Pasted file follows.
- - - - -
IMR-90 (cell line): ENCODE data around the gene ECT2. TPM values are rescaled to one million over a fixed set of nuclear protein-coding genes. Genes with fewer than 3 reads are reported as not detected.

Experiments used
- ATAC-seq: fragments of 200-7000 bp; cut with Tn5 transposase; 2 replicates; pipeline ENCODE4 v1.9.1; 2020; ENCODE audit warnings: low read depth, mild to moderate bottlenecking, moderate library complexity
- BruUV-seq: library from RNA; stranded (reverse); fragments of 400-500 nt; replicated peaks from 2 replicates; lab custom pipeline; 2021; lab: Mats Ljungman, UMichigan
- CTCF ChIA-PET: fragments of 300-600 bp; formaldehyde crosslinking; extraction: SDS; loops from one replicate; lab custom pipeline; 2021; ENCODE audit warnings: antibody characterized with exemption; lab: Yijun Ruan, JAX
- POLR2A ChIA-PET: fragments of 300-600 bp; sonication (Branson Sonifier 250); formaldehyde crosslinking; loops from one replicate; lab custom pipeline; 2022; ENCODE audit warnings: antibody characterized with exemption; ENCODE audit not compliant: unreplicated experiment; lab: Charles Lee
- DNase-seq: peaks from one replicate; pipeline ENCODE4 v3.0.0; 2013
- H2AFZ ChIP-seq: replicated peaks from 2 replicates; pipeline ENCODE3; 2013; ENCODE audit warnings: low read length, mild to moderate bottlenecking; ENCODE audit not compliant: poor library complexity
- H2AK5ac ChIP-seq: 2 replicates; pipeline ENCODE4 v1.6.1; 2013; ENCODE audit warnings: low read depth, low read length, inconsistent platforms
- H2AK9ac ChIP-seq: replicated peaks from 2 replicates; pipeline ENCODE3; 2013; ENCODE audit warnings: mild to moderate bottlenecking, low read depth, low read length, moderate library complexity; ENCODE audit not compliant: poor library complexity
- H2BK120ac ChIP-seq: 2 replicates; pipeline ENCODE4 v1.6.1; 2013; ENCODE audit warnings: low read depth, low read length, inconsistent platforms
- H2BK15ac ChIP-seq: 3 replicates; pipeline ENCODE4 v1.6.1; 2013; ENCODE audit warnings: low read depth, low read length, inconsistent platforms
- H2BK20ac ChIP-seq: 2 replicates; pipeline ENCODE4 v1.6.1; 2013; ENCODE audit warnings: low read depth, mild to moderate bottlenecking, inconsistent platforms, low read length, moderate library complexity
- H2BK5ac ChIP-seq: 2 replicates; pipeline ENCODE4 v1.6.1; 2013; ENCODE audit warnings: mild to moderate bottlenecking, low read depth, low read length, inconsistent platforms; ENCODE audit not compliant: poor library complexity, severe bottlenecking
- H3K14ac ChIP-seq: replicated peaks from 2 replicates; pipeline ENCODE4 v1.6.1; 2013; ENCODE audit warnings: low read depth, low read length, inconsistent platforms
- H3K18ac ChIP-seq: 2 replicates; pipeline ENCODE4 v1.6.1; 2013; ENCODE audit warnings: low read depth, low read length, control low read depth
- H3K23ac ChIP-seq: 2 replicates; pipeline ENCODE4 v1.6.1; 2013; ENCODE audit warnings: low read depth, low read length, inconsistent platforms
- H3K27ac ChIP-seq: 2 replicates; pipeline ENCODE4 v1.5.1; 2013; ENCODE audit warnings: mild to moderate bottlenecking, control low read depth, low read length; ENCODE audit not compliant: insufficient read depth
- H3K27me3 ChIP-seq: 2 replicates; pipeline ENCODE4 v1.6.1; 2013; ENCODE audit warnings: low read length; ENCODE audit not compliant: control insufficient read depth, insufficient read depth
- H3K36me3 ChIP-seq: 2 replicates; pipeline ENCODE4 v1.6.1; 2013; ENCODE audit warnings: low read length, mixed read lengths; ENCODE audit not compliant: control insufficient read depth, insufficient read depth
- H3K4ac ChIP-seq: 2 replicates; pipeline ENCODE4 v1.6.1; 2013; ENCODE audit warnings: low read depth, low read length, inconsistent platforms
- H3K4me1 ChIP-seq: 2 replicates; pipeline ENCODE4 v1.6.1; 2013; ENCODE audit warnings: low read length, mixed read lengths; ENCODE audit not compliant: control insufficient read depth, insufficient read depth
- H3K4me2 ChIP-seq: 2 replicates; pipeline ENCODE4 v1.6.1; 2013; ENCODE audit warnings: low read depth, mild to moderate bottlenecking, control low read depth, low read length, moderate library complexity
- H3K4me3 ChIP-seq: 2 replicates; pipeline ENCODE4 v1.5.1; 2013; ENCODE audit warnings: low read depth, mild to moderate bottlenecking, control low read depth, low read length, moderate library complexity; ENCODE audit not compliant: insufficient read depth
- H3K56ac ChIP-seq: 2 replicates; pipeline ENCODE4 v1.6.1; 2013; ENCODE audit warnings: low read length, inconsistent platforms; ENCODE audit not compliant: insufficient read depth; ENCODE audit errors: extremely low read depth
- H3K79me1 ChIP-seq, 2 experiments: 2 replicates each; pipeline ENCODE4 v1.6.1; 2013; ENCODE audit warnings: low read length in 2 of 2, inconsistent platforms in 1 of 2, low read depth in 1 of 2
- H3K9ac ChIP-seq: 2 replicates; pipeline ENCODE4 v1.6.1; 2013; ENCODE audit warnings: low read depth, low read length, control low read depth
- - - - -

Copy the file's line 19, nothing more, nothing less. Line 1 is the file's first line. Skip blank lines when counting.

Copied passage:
- H3K27me3 ChIP-seq: 2 replicates; pipeline ENCODE4 v1.6.1; 2013; ENCODE audit warnings: low read length; ENCODE audit not compliant: control insufficient read depth, insufficient read depth